Canada Immigration: Federal Authorities May Relax Rules for Healthcare Workers!
Canada’s Federal Government has issued a public statement expressing their concern over the skills shortage the nation is experiencing. Human Resources and Skills Development Minister Diane Finley at a news conference on Wednesday in Ottawa said that there are known major shortages of workers in health care, information technology and skilled trades. Employers and other stakeholders have warned that even fields where vacuum doesn’t exist yet are heading towards the same fate.
Canada has been undergoing an economic and human resources crunch of late, mostly attributed to the older Canadians retiring from service. Minister Finley maintained that while Canada’s economy is on the mend, productivity and labour force growth are sluggish and that addressing the skills shortage will help growth rates gain momentum. She promised that her department was working on a plan to fast track the plan they had devised to this effect.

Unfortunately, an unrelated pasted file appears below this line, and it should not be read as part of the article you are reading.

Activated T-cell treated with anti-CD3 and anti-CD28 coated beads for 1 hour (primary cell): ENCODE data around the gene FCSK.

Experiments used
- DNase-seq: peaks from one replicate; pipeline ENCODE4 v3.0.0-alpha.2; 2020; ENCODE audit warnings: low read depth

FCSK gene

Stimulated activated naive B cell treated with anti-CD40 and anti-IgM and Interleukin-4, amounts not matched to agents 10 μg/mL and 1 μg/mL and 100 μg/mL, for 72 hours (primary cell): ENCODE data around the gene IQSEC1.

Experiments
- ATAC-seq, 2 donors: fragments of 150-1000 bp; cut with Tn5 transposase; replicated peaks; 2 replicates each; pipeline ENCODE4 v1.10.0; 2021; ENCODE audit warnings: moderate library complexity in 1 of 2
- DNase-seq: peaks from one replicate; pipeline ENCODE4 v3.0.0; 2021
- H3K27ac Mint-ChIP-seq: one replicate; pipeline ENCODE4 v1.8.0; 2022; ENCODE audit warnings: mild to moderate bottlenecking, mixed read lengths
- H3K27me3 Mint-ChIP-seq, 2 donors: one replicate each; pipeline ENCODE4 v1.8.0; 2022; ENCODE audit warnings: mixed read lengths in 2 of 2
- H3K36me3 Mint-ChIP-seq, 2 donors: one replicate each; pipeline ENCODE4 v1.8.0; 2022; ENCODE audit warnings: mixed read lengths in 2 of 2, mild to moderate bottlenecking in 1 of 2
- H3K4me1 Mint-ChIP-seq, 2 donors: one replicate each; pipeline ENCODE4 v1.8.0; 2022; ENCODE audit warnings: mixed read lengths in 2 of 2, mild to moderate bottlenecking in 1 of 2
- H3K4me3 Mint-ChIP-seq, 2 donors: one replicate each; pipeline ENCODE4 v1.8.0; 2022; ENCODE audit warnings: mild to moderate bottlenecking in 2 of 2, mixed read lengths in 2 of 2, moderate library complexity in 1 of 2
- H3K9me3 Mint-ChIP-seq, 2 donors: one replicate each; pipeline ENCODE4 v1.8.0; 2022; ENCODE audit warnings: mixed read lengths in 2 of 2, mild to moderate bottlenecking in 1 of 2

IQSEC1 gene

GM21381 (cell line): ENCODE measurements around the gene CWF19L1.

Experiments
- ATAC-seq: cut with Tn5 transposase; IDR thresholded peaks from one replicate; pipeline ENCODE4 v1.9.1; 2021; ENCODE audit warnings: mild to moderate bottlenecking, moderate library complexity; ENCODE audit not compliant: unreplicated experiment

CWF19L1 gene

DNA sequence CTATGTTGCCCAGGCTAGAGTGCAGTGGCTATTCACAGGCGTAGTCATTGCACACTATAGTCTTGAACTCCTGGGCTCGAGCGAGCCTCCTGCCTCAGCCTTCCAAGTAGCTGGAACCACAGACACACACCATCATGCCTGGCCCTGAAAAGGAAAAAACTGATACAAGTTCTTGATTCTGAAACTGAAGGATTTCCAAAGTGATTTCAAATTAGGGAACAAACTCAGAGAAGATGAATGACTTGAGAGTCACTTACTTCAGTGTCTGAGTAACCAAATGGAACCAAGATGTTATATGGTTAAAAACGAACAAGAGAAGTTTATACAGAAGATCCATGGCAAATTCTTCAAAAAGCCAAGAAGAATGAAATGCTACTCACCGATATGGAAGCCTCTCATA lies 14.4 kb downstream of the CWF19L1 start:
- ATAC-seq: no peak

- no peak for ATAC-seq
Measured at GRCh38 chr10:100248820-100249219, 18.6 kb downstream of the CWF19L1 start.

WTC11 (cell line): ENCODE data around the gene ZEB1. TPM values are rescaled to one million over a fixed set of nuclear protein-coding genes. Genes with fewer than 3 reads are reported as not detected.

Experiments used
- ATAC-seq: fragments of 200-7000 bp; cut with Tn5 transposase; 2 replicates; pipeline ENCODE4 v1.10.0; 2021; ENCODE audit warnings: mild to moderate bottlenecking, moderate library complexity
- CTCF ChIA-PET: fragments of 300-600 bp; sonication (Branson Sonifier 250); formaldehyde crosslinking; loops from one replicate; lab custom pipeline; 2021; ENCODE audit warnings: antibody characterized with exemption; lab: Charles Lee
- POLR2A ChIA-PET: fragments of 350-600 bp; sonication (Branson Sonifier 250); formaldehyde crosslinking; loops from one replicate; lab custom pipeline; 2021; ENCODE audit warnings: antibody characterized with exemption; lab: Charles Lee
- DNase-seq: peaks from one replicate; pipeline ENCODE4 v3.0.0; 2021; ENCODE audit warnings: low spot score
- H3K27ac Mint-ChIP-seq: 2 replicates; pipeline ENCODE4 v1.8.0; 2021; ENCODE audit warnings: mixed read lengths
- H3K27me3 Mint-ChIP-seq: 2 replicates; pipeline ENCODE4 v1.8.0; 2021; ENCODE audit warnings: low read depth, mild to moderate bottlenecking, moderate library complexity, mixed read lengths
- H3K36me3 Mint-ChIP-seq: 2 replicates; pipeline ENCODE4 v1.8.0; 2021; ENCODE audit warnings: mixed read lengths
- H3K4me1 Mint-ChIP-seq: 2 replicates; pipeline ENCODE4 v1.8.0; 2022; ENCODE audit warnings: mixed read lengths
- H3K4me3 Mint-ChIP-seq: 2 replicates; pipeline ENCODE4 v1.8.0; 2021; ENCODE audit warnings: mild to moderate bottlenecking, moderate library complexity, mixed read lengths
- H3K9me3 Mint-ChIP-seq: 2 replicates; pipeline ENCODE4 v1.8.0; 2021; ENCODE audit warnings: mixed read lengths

"Over the years, we've tried a number of different approaches that frankly, we saw during the last recession hadn't been as effective or efficient as they could be. We want to try something new. You can't keep doing the same old thing and expect a different result. This is becoming a skills crisis -- we want to avert that," said Finley.
She was joined by Mr. Perrin Beatty, president and CEO of Canadian Chamber of Commerce at her conference. “We have a skills problem in Canada, on its way to becoming a skills crisis unless we can successfully match the skills in this country with the needs that are going to be in the workforce," he said. As a possible solution, he suggested that a more informative federal government website be designed to include information about present day and projected shortages to apprise the citizens and immigrants desirous of working in Canada of the current situation in the country.
He also suggested that speeding up foreign credential recognition might attract international students to Canada in large numbers. The students might then be enticed to stay back in the country and contribute to the work force.
The Minister added that skills shortages and costly and mean reduced productivity and lower growth. "We need to work smarter if we are to see the kind of prosperity and growth that an expanding labour force guaranteed in the past," said Finley.
Beatty added that Canada's efforts will fail if they are not guided by the best possible intelligence. “This is not a battle that any of us can afford to lose," he said, expressing his concerns.